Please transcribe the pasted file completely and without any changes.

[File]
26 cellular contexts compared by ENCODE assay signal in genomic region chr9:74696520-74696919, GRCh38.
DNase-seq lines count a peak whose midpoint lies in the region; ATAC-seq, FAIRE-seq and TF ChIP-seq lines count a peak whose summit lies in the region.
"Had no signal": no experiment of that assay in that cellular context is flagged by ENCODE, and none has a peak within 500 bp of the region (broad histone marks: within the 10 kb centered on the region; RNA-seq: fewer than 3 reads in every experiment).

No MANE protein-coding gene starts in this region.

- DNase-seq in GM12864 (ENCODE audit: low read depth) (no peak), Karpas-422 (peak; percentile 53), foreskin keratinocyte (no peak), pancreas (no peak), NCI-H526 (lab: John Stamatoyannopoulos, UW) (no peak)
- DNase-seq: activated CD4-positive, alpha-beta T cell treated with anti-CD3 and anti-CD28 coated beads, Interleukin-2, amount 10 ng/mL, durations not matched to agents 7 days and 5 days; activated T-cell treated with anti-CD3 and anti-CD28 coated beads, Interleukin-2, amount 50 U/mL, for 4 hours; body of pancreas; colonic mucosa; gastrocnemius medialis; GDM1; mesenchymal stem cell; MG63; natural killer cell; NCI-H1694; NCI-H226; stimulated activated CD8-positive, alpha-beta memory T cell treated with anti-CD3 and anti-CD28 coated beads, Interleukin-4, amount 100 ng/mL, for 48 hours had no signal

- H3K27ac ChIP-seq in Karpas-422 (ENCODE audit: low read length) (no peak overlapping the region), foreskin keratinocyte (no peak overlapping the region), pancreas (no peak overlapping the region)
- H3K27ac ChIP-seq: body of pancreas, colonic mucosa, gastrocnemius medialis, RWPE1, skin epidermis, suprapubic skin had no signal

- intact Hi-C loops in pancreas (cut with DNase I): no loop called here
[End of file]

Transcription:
26 cellular contexts compared by ENCODE assay signal in genomic region chr9:74696520-74696919, GRCh38.
DNase-seq lines count a peak whose midpoint lies in the region; ATAC-seq, FAIRE-seq and TF ChIP-seq lines count a peak whose summit lies in the region.
"Had no signal": no experiment of that assay in that cellular context is flagged by ENCODE, and none has a peak within 500 bp of the region (broad histone marks: within the 10 kb centered on the region; RNA-seq: fewer than 3 reads in every experiment).

No MANE protein-coding gene starts in this region.

- DNase-seq in GM12864 (ENCODE audit: low read depth) (no peak), Karpas-422 (peak; percentile 53), foreskin keratinocyte (no peak), pancreas (no peak), NCI-H526 (lab: John Stamatoyannopoulos, UW) (no peak)
- DNase-seq: activated CD4-positive, alpha-beta T cell treated with anti-CD3 and anti-CD28 coated beads, Interleukin-2, amount 10 ng/mL, durations not matched to agents 7 days and 5 days; activated T-cell treated with anti-CD3 and anti-CD28 coated beads, Interleukin-2, amount 50 U/mL, for 4 hours; body of pancreas; colonic mucosa; gastrocnemius medialis; GDM1; mesenchymal stem cell; MG63; natural killer cell; NCI-H1694; NCI-H226; stimulated activated CD8-positive, alpha-beta memory T cell treated with anti-CD3 and anti-CD28 coated beads, Interleukin-4, amount 100 ng/mL, for 48 hours had no signal

- H3K27ac ChIP-seq in Karpas-422 (ENCODE audit: low read length) (no peak overlapping the region), foreskin keratinocyte (no peak overlapping the region), pancreas (no peak overlapping the region)
- H3K27ac ChIP-seq: body of pancreas, colonic mucosa, gastrocnemius medialis, RWPE1, skin epidermis, suprapubic skin had no signal

- intact Hi-C loops in pancreas (cut with DNase I): no loop called here